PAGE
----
drafted purchase money the deed of trust,  was engaged in the practice of law and should be held to the standard of a practicing lawyer.  The court's comments here are worth noting:

      ". . . Purchaser does not allege that the Title Company's preparation
of these documents
      did not meet the standard of care for an attorney.  Instead,
purchaser complains that the
      Title Company did not alert Purchaser of the incorrect legal
description in the Agreement,
      which was drafted by Purchaser's real estate agent [sic].  This
Purchaser [sic]insists, is
      not the practice of law.  The Title Company should not be held to the
standard of care of
      an attorney for conduct that is not alleged to be the practice of law."

Note:  The court does not explain its comment above that the Purchaser was
insisting that the drafting of the deed of trust was not the practice of law.  This may be a
misstatement.  In any event, most jurisdictions now conclude that a title company's use of a
standard form purchase money mortgage form that the title company is expected to insure is not the practice of law.  This might not be the case if the party preparing the deed of trust was an independent escrow company.

Reporter's Comment: The editor got the basic information for this case from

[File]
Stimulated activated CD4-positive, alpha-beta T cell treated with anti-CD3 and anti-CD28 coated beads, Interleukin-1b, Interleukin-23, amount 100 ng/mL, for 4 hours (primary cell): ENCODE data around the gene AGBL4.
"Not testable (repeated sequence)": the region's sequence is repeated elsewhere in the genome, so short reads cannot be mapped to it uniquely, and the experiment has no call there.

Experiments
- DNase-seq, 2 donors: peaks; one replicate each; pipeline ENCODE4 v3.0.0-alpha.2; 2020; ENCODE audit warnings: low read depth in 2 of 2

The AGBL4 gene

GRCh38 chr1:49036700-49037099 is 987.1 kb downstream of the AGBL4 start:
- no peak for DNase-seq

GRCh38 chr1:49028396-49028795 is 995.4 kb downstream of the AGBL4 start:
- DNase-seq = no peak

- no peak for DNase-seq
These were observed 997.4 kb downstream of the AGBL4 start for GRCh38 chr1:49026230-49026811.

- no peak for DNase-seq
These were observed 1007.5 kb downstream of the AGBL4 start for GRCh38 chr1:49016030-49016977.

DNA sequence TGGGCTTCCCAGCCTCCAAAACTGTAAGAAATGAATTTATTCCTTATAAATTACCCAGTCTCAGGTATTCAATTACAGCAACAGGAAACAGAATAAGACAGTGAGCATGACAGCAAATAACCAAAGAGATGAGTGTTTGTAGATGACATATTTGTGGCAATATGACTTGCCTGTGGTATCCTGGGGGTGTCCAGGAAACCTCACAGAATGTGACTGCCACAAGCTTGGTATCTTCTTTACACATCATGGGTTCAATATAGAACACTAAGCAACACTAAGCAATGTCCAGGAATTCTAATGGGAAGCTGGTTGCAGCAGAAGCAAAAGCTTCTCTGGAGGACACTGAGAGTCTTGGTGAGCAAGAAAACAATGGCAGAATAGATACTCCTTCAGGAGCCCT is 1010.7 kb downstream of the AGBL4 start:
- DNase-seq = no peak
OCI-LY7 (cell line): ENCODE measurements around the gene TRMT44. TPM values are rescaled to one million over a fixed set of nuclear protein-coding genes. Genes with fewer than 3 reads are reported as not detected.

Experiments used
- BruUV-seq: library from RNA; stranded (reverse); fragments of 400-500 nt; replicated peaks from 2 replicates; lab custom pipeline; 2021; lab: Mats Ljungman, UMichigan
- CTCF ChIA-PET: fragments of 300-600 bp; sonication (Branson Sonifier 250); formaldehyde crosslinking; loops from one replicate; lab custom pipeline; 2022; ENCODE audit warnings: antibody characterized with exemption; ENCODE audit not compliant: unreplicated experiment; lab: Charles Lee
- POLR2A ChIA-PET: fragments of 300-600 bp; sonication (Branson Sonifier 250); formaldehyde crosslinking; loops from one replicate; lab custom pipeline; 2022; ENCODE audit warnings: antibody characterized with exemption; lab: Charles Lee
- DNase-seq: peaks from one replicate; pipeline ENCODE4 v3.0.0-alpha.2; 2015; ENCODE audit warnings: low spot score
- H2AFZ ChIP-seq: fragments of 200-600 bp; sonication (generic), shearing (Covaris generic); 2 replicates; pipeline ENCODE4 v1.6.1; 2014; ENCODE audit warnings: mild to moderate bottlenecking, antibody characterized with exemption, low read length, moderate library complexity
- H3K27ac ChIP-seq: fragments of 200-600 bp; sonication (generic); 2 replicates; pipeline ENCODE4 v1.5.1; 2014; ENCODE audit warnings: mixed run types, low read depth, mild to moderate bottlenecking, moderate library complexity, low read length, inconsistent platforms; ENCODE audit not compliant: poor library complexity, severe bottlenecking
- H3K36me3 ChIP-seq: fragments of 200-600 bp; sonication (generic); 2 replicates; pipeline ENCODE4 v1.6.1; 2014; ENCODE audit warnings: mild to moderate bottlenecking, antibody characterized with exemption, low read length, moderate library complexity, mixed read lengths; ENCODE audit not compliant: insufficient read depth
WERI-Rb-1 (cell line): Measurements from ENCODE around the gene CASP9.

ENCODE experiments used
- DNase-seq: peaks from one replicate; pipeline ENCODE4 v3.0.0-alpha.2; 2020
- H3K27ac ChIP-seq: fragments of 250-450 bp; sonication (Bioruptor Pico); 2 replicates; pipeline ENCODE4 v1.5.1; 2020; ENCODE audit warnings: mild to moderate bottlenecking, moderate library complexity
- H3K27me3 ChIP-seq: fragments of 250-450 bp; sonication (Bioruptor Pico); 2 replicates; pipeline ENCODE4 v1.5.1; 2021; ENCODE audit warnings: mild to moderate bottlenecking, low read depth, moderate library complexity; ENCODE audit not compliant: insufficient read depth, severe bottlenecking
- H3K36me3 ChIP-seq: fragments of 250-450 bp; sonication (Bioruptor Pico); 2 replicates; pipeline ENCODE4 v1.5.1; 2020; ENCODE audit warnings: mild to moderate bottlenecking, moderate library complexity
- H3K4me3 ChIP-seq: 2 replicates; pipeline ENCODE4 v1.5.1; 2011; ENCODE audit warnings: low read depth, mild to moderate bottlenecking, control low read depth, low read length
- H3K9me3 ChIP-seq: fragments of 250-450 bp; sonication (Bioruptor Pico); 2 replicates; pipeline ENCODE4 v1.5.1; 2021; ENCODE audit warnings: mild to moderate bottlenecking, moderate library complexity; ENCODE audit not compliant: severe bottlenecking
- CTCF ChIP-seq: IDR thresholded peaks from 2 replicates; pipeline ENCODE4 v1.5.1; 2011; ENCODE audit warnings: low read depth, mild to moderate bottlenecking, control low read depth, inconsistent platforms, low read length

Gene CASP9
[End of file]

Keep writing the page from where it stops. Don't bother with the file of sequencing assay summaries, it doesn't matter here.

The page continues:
Bush Nielsen's excellent Title Insurance Law Newsletter.  Bush's comment is: "This
decision properly closes a wide loophole, and places the responsibility for due diligence back on the real estate buyer."

Editor's Comment 1: Of course, the buyer should bear a burden of due
diligence.  The buyer's lawyer, if he had one, should have picked out this issue.  Query: Would it be malpractice if the buyer's lawyer missed this issue?  The editor thinks that the answer is yes, depending upon the level of responsibility the lawyer had for processing the documents.  Even if the lawyer didn't draft the deed and purchase money mortgage, the lawyer responsible for overseeing the closing ought to verify that the property description in the deed matches that in the contract.  We all catch that one.  Wouldn't we?